We don't just cover the North Bay. We live here.
Did You Know? In the first 10 days of the North Bay fire, nearly 1.5 million people used their mobile devices to visit our sites.
Already a subscriber?
Wow! You read a lot!
Reading enhances confidence, empathy, decision-making, and overall life satisfaction. Keep it up! Subscribe.
Already a subscriber?
Oops, you're out of free articles.
Until next month, you can always look over someone's shoulder at the coffee shop.
Already a subscriber?
We don't just cover the North Bay. We live here.
Did You Know? In the first 10 days of the North Bay fire, we posted 390 stories about the fire. And they were shared nearly 137,000 times.
Already a subscriber?
Supporting the community that supports us.
Obviously you value quality local journalism. Thank you.
Already a subscriber?
Oops, you're out of free articles.
We miss you already! (Subscriptions start at just 99 cents.)
Already a subscriber?

The "Follow This Story" feature will notify you when any articles related to this story are posted.

When you follow a story, the next time a related article is published — it could be days, weeks or months — you'll receive an email informing you of the update.

If you no longer want to follow a story, click the "Unfollow" link on that story. There's also an "Unfollow" link in every email notification we send you.

This tool is available only to subscribers; please make sure you're logged in if you want to follow a story.



Please note: This feature is available only to subscribers; make sure you're logged in if you want to follow a story.


SANTA CLARA — It is a firm rule that every NFL quarterback must have a nickname. So somebody came up with a beauty for the 49ers’ Jimmy Garoppolo — Jimmy GQ.

The fashion magazine-handsome newcomer easily passes the airport test. That’s when you see the chiseled, 6-2, 225-pound 26-year-old walking through the airport and you say, “I don’t know who that is, but he looks like an NFL quarterback.”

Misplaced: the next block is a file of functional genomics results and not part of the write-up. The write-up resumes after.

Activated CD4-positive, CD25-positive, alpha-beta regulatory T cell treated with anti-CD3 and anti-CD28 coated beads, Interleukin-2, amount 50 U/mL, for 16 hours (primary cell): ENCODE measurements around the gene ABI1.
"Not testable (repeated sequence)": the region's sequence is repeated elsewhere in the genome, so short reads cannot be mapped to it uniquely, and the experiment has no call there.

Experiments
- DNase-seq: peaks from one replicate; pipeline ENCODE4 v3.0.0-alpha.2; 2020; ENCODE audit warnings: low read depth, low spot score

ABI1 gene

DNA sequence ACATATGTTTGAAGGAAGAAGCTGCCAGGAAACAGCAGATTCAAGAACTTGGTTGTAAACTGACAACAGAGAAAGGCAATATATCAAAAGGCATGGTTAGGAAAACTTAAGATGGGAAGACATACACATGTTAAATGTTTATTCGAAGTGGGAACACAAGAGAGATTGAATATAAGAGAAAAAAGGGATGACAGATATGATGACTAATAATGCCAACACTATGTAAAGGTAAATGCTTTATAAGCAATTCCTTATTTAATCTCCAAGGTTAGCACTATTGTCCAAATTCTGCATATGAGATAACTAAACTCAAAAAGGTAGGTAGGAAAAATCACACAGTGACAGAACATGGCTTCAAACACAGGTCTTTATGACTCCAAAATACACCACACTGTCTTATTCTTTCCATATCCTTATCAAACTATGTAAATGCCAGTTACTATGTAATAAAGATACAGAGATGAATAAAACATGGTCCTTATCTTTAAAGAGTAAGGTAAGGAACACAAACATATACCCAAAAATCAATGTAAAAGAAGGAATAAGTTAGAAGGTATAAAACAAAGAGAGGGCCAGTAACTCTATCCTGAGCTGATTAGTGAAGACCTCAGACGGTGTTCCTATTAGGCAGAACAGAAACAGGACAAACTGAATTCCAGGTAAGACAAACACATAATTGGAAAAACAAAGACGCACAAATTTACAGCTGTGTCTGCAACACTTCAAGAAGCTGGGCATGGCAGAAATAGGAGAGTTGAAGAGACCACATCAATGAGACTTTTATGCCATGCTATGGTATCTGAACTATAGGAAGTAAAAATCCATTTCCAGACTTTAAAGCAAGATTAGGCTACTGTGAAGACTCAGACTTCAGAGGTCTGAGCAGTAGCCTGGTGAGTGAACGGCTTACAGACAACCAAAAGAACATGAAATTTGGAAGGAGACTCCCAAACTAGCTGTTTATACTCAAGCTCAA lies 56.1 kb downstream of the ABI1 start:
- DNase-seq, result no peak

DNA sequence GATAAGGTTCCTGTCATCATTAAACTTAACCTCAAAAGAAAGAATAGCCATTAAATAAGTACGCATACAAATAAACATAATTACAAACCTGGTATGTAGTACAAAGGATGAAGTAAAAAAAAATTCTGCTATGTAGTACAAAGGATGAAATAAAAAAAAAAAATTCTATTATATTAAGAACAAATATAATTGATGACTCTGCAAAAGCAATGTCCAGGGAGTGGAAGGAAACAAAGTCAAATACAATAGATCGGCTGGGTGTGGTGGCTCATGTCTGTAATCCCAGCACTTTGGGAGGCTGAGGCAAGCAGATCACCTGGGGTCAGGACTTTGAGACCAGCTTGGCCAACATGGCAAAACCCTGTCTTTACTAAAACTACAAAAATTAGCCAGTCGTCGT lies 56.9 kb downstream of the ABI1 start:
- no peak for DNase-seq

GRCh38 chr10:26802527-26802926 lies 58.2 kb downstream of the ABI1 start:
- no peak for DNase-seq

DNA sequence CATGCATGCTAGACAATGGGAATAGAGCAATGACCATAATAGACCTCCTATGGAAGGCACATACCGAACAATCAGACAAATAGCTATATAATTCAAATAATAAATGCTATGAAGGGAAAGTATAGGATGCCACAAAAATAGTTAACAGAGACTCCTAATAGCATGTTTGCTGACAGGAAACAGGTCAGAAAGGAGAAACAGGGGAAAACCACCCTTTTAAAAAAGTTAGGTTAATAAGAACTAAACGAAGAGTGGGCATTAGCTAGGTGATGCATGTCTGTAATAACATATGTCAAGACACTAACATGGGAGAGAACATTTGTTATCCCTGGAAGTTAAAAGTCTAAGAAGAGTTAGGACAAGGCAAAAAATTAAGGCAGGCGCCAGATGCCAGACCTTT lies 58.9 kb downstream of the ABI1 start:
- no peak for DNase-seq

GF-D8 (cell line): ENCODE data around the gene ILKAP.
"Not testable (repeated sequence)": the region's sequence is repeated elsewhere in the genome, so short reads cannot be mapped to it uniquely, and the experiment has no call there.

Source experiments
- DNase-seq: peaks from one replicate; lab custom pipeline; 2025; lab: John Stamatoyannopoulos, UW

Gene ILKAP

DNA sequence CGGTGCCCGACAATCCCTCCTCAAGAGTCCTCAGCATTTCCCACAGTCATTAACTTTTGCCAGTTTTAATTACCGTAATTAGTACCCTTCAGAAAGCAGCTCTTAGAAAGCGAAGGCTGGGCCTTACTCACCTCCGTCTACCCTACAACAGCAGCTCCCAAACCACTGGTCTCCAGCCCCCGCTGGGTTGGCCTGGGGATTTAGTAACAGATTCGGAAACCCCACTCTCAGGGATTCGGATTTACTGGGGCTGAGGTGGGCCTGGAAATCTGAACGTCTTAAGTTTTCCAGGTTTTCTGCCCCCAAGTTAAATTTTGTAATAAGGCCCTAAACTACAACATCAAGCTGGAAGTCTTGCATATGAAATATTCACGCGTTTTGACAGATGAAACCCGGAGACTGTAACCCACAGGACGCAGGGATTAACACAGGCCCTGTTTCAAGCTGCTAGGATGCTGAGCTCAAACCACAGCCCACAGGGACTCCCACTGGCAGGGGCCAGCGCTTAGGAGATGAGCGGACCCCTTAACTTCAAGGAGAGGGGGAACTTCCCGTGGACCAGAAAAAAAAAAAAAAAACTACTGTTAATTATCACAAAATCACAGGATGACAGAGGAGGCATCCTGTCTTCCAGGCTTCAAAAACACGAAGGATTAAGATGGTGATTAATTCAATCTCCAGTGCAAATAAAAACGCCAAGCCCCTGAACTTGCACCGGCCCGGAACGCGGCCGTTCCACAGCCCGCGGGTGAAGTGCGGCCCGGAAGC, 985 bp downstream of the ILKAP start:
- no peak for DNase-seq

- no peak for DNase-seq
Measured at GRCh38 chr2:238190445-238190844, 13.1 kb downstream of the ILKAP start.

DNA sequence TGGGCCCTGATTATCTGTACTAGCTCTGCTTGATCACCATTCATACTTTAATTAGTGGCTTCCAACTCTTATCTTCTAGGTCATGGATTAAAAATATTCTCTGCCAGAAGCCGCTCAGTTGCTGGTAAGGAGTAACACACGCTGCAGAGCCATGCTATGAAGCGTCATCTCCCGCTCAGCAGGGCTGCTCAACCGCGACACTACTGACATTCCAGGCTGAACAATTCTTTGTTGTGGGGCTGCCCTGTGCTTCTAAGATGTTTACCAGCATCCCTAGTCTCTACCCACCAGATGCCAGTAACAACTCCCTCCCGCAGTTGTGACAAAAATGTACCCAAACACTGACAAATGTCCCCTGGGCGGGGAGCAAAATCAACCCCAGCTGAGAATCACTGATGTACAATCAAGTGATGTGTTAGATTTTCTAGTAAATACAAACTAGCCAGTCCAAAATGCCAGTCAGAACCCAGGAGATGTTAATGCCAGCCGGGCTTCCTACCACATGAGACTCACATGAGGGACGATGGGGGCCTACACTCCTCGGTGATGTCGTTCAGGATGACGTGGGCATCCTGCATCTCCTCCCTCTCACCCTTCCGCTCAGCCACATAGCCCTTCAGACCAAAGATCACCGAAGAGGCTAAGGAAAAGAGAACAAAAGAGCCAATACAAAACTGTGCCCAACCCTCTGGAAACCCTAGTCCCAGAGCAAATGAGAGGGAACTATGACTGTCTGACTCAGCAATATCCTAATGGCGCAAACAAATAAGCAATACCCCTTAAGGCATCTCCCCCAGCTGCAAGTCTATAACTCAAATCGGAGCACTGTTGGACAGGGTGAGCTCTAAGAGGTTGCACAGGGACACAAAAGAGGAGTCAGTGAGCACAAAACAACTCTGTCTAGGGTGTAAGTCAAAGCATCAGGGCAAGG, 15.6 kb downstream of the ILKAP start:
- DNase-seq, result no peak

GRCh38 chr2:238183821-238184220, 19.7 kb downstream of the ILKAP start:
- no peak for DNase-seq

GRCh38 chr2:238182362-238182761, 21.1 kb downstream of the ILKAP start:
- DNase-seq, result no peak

Now, of course, we have to see if he plays like one.

Until last week, this column was adamantly opposed to rushing the team’s prized showhorse on the field. Let him settle in for a few more weeks. No hurry.

The main concern was he could get squashed like a bug. The offensive line is floundering. Watching poor crash-test quarterback C.J. Beathard get knocked facemask over tea kettle is becoming painful for us all, let alone No. 3.

But that was before head coach Kyle Shanahan arrived at his press conference last week with a can of worms, which he proceeded to open. Most football coaches avoid quarterback controversies like neckties.

Shanahan stepped right into this one, admitting he’s toying with the idea of playing Garoppolo now, and acknowledging that he runs into advocates for the idea everywhere, even at home. With the kind of sly quip that’s going to make him a media fave if he ever starts to win, he said his wife joined the “Play Jimmy G” chorus until he “had to simmer her down a little.”

So this is a thing. Garoppolo looms. Sooner rather than later.

I have two theories about why Shanahan wants him out there, despite the risks.

The first, unfortunately, is an unlikely conspiracy theory. Still, I’m going to throw it out there, just for the record.

Last year Garoppolo started two games for New England while Tom Brady was serving a four-game suspension. Jimmy G was excellent, but there’s a reason he only played two games.